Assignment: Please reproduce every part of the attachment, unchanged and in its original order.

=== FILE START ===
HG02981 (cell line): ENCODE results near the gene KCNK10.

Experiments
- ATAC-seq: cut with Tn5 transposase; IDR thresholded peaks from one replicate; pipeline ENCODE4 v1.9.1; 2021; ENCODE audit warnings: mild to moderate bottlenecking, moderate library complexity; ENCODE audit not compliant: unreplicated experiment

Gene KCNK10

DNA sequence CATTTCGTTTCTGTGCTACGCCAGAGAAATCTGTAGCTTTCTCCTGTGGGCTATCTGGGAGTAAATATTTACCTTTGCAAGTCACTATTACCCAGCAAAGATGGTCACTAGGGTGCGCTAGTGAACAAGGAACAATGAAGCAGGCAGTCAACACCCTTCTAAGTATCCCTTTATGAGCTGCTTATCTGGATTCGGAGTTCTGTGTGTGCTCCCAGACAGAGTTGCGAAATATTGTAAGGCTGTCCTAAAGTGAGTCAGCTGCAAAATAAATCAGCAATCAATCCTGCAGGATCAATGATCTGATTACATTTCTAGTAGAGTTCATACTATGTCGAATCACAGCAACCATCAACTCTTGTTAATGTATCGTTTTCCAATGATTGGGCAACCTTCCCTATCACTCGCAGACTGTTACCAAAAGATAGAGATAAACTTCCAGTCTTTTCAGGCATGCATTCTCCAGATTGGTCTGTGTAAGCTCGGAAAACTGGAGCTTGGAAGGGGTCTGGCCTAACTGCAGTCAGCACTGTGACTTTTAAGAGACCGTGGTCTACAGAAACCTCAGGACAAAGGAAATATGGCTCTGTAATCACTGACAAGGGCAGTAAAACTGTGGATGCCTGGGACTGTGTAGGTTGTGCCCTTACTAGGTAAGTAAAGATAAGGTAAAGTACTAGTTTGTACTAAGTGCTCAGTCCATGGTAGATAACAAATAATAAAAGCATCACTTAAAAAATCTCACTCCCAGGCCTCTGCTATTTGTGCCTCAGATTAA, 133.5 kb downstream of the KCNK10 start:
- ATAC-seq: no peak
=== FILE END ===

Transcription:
HG02981 (cell line): ENCODE results near the gene KCNK10.

Experiments
- ATAC-seq: cut with Tn5 transposase; IDR thresholded peaks from one replicate; pipeline ENCODE4 v1.9.1; 2021; ENCODE audit warnings: mild to moderate bottlenecking, moderate library complexity; ENCODE audit not compliant: unreplicated experiment

Gene KCNK10

DNA sequence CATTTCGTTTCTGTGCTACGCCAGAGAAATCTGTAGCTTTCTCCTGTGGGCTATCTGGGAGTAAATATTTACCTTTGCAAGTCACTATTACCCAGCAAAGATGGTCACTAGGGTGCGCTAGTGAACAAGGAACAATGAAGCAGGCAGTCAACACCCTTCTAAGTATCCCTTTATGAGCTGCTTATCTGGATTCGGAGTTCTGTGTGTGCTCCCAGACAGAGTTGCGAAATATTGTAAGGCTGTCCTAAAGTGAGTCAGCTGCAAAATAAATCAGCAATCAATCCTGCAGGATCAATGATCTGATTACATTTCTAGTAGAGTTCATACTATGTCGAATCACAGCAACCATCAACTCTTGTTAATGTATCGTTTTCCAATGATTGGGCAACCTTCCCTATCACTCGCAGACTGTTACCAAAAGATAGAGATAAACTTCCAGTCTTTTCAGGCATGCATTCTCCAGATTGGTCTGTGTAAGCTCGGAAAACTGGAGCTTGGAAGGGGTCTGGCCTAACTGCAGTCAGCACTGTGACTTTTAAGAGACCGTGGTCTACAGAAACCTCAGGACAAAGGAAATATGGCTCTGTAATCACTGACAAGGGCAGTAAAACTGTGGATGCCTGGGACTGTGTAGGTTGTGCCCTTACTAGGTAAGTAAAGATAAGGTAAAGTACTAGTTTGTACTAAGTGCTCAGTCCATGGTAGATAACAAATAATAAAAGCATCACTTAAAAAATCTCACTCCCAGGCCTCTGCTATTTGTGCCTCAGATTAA, 133.5 kb downstream of the KCNK10 start:
- ATAC-seq: no peak